3. Thanks for taking the time to listen and engage. I just have a few points in response to your comments. First, I want to clarify, although Chris and Dan both admitted to going through long periods of struggle, either in anger or questioning whether the Church was going to work for them, I actually don’t relate to that feeling very much. I can, however, absolutely identify with what Dan pointed out in his comment, and what I think you are alluding to: Church is most often supremely boring, and I frequently wonder what exactly I’m getting out of my attendance. But I’m someone who is just as interested in hearing things I don’t agree with, or in hearing the same thing for the fiftieth time, precisely because my internal dialogue is always asking, “can you come up with yet another new reason why that is so wrong? What is another way to look at that problem, or can I devise a new reformulation of the question that should be asked?” It’s the same type of exercise with temple attendance—there is never anything new in the endowment…it is the very definition of rote worship and dialogue. And yet for that same reason, I find it the most inviting to experimentation of thought; this is my time to get as wacky as I want to be…just keep it to myself. I’m sure you might ask, “well, can’t you do that somewhere else?” The answer is—obviously—“Yes. Yes you can. But I choose to do it here.”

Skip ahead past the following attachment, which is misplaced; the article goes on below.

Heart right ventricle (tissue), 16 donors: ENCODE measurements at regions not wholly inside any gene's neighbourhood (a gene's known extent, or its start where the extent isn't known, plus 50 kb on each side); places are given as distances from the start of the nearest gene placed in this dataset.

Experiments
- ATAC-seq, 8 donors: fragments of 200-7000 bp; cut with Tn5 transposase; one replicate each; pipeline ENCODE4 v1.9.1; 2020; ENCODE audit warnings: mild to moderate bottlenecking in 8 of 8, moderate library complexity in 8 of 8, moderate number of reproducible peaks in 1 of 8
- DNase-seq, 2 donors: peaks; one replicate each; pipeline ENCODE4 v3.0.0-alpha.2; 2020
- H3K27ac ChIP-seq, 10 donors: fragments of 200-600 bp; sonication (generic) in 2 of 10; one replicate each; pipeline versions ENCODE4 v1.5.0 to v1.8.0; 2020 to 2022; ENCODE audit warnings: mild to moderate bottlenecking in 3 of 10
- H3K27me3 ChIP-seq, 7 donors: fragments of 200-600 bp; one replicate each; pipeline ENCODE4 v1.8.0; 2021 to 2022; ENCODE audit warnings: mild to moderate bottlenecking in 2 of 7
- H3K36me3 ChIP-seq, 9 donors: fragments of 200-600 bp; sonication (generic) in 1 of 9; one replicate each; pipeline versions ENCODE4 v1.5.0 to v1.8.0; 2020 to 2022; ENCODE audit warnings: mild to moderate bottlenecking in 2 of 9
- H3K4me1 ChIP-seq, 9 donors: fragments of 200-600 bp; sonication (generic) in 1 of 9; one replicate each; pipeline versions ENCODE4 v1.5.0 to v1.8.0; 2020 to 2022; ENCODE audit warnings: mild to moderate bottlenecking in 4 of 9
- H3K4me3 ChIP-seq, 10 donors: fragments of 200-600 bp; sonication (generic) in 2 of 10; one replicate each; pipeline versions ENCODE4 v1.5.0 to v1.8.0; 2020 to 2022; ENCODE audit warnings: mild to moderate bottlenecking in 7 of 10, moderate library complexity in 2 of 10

Second, I hope I’m not grouped with the folks you characterize as advocating that one should stay in the Church, or keep going regardless of the problems. I would only advocate that where the person had answered my question, “what do you want out of religion?” and their continued church attendance somehow satisfied that need or desire. If it does, however, address some need, then, like everything else, it largely comes down to a cost-benefit analysis. Is it worth the trade-offs? What I wanted to communicate in sharing my thoughts is not so much that I believe others should be following my lead, or looking for success where I have found it, only that I want others to respect the sincerity and seriousness of how I see my own engagement.